Spokane Journal of Business

Spokane employers expected to add 5,000 jobs again next year

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Employers are expected to add about 5,000 jobs countywide in 2018, which would be similar to this year’s expansion pace, says Doug Tweedy, the Spokane-based regional economist for the Washington state Employment Security Department.

At that clip, total employment would grow by 1.5 percent to 2 percent next year, Tweedy says.

Grant Forsyth, chief economist for Spokane-based Avista Corp., is projecting employment growth next year in the Spokane to be toward the bottom of Tweedy’s range, at about 1.5 percent. However, he’s expecting employment to grow at a faster pace, about 2 percent, in Kootenai County.

While projecting increases in overall employment, Forsyth says, “I expect employment growth overall to be a little slower. We have an aging expansion, and a lot of sectors have undergone their hiring surge.”

The jobless rate in Spokane County is projected to remain below 5 percent in 2018. With a couple of weeks left in the current year, Tweedy says, “We do expect the unemployment rate to average 4.7 percent in 2017. The last time it was under 5 percent was 2007.”

Nearly 30 percent of the jobs added in Spokane County this year are in the health care sector. With 1,400 new positions, the health care industry created twice as many new jobs as the next largest sector, according to Employment Security Department data.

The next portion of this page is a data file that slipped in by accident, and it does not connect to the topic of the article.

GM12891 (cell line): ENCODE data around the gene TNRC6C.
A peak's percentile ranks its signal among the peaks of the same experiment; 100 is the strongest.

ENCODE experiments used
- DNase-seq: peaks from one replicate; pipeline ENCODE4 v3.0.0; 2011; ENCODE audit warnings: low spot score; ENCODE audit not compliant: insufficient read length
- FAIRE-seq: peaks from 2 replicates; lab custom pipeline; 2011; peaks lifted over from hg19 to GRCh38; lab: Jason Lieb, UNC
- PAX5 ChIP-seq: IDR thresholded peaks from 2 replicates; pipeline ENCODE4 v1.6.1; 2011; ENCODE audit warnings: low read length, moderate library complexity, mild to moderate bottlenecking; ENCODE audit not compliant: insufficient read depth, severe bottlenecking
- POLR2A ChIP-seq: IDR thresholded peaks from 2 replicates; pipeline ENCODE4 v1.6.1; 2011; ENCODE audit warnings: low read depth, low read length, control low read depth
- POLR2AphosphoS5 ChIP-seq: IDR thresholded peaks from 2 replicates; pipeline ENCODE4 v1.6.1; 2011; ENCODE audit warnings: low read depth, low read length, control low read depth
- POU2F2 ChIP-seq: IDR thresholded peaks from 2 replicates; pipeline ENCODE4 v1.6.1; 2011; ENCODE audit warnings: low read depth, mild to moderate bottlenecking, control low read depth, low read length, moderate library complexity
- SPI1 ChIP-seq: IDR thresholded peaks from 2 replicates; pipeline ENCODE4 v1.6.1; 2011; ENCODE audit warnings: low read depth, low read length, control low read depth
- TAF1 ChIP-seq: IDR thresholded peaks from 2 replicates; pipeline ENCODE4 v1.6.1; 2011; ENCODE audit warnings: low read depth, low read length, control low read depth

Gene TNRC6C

The education sector, which includes private and public schools at all levels, added 700 jobs this year. Also, employment increased by 600 positions in the professional, technical, and scientific sector, which includes a diverse group of employers ranging from accounting firms and law firms to research-and-development companies. 

Speaking of the three sectors, Tweedy says, “These industries are solid for 2018, and health care and education are a good base to have. They can be down-cycle resistant.”

Another notable industry is transportation and warehousing, which added 400 jobs. 

“That could be a structural change,” he says. “As more people shop online, that merchandise has to be transported by trucks and air.”

Both Forsyth and Tweedy say some sectors will continue to struggle to find qualified workers.

“The challenge will be labor,” Tweedy says. “As more people retire and more jobs come on line, we’ll need people with a wide variety of skills.”

Nancy Nelson, president of Spokane Valley-based staffing company Humanix Corp., says the company has to invest more time and resources into finding qualified candidates for the positions it has to fill. That’s true, she says, for both private placement, for which Humanix helps employers find direct hires, and temporary-help services.

She says the current market makes securing workers on a contract-to-hire services basis more difficult, because many qualified candidates already are working. In a contract-to-hire arrangement, an employee works on a trial basis before a company commits to permanent employment.

“Even two years ago, we would have taken a contract-to-hire account. Now, we’re advising clients that those candidates are hard to find,” Nelson says.

—Linn Parish

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Editor Linn Parish has worked for the Journal of Business for a total of 15-plus years, dating back to 1998. A outdoors enthusiast and self-described sports geek, Linn has worked as a professional writer/editor for more than 20 years.

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